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Runaway ice loss in Antarctica

Date:
November 30, 2015
Source:
Victoria University of Wellington
Summary:
By studying rocks at different elevations beside the East Antarctic Ice Sheet, scientists have concluded that a period of rapid glacier thinning occurred in the recent geological past, and persisted for several centuries.
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Aerial view of Mackay Glacier, which drains part of the massive East Antarctic Ice Sheet into the Ross Sea. The colours highlight the speed of ice flow; blue marks areas of slow flow, while red areas are fast flowing.
Credit: Image courtesy of Victoria University of Wellington

By studying rocks at different elevations beside the East Antarctic Ice Sheet (EAIS), a New Zealand-led team concluded that a period of rapid glacier thinning occurred in the recent geological past, and persisted for several centuries.

Satellite observations show that parts of the Antarctic ice sheet are currently thinning in response to a warming ocean. Of particular concern is the potential for 'marine ice sheet instability', where an initial retreat of ice margins into deepening valleys could lead to continued, unstable ice loss.

The new research, led by Postdoctoral Research Fellow Dr Richard Jones, indicates that the processes leading to instability can be initiated by just minor climate warming.

"The finding is very important for predicting Antarctica's future contribution to sea level change," says Dr Jones. "Particularly when considering that the EAIS contains enough vulnerable ice to raise sea level by tens of metres.

"It might only require a small amount of climate variation to initiate runaway ice loss, and it could continue for centuries to millennia."

While this process has been posited for many years, the study presents the first directly recorded evidence that it has taken place in the past, providing new insight into the future behaviour of rapidly changing parts of Antarctica today.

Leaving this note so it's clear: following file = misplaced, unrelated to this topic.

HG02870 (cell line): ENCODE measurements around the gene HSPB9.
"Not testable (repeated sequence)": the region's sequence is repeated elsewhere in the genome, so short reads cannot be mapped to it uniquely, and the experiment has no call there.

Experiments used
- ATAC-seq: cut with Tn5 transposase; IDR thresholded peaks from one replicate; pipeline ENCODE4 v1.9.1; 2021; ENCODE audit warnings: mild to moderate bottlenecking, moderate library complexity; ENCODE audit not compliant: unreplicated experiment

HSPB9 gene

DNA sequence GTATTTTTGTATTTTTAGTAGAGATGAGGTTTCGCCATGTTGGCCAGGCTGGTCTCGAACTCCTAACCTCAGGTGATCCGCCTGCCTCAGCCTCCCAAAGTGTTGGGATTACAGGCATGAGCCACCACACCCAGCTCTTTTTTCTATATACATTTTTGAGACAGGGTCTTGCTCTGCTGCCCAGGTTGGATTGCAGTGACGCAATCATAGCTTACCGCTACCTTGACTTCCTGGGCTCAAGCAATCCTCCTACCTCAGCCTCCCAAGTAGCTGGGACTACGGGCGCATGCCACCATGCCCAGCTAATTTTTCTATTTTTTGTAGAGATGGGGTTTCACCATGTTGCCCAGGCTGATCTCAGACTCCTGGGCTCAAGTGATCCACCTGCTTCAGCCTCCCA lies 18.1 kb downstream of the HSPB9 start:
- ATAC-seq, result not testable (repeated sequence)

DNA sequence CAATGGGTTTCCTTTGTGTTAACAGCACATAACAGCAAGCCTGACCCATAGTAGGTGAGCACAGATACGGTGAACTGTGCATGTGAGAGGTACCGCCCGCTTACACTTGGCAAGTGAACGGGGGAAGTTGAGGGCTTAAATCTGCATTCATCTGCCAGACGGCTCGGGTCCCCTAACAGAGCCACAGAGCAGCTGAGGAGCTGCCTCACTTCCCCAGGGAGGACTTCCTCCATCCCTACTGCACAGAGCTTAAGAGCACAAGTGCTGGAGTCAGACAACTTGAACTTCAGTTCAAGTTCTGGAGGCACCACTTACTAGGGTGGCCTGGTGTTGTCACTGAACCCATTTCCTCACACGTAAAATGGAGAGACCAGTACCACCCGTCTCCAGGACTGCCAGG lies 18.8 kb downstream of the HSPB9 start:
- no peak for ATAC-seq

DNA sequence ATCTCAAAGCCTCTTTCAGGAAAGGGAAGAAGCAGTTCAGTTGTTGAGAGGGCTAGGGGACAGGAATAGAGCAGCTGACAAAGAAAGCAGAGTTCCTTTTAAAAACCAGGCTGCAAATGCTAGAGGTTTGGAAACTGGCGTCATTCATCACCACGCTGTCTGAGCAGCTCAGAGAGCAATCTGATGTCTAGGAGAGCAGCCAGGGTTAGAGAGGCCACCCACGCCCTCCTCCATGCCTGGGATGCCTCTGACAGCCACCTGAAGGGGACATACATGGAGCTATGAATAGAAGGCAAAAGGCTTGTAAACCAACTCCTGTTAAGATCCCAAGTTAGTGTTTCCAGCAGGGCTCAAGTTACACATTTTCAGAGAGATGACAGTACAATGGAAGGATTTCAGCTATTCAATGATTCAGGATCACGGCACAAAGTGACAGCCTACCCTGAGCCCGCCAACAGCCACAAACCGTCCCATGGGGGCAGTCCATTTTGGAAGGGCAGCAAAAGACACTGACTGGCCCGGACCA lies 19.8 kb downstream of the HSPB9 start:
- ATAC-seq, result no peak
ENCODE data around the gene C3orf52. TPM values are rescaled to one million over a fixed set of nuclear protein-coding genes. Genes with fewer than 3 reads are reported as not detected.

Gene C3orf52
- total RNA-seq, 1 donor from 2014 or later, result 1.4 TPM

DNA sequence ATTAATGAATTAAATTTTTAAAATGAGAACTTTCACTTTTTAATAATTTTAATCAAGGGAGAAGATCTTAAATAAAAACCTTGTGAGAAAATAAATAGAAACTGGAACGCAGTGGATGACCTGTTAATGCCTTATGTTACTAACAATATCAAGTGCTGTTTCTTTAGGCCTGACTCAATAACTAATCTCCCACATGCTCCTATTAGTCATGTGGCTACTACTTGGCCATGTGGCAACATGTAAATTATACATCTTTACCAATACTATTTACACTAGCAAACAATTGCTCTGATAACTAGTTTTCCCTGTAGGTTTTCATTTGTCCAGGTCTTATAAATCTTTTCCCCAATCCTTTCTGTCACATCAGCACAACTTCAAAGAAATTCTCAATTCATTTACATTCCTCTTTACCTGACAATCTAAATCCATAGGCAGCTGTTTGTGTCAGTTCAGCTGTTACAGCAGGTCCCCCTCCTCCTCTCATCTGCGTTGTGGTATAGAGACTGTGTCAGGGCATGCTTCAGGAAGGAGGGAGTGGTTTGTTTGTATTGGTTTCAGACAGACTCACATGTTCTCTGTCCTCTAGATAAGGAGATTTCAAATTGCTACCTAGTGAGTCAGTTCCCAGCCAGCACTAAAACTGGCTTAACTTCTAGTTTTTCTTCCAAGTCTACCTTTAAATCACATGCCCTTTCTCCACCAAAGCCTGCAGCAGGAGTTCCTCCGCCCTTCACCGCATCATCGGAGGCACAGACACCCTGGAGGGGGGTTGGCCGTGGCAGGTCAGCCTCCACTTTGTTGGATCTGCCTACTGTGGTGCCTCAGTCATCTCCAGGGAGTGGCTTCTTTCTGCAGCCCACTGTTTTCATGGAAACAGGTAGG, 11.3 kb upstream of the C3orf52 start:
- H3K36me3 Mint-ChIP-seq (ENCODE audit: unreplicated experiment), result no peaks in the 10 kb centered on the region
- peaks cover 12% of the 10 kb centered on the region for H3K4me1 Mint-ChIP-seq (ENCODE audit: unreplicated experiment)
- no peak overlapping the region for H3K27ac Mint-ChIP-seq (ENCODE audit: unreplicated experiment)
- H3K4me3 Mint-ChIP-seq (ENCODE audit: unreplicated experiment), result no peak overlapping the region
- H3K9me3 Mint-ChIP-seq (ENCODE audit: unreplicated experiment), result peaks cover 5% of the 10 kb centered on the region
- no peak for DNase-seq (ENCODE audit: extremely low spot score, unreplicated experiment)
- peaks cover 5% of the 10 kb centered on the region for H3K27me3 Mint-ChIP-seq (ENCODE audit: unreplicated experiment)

A major strength of the study was combining numerical modelling experiments that simulate glacier retreat with geological data recording past ice surface lowering.

"Most research has previously focused on the West Antarctic Ice Sheet, which makes these observations from East Antarctica all the more significant," says Dr Jones.

The field work and data collection conducted as part of this study were captured in a video and can be viewed at https://vimeo.com/80447422.


Story Source:

Materials provided by Victoria University of Wellington. Note: Content may be edited for style and length.


Journal Reference:

  1. R. S. Jones, A. N. Mackintosh, K. P. Norton, N. R. Golledge, C. J. Fogwill, P. W. Kubik, M. Christl, S. L. Greenwood. Rapid Holocene thinning of an East Antarctic outlet glacier driven by marine ice sheet instability. Nature Communications, 2015; 6: 8910 DOI: 10.1038/ncomms9910

Cite This Page:

Victoria University of Wellington. "Runaway ice loss in Antarctica." ScienceDaily. ScienceDaily, 30 November 2015. <www.sciencedaily.com/releases/2015/11/151130084631.htm>.
Victoria University of Wellington. (2015, November 30). Runaway ice loss in Antarctica. ScienceDaily. Retrieved May 23, 2017 from www.sciencedaily.com/releases/2015/11/151130084631.htm
Victoria University of Wellington. "Runaway ice loss in Antarctica." ScienceDaily. www.sciencedaily.com/releases/2015/11/151130084631.htm (accessed May 23, 2017).

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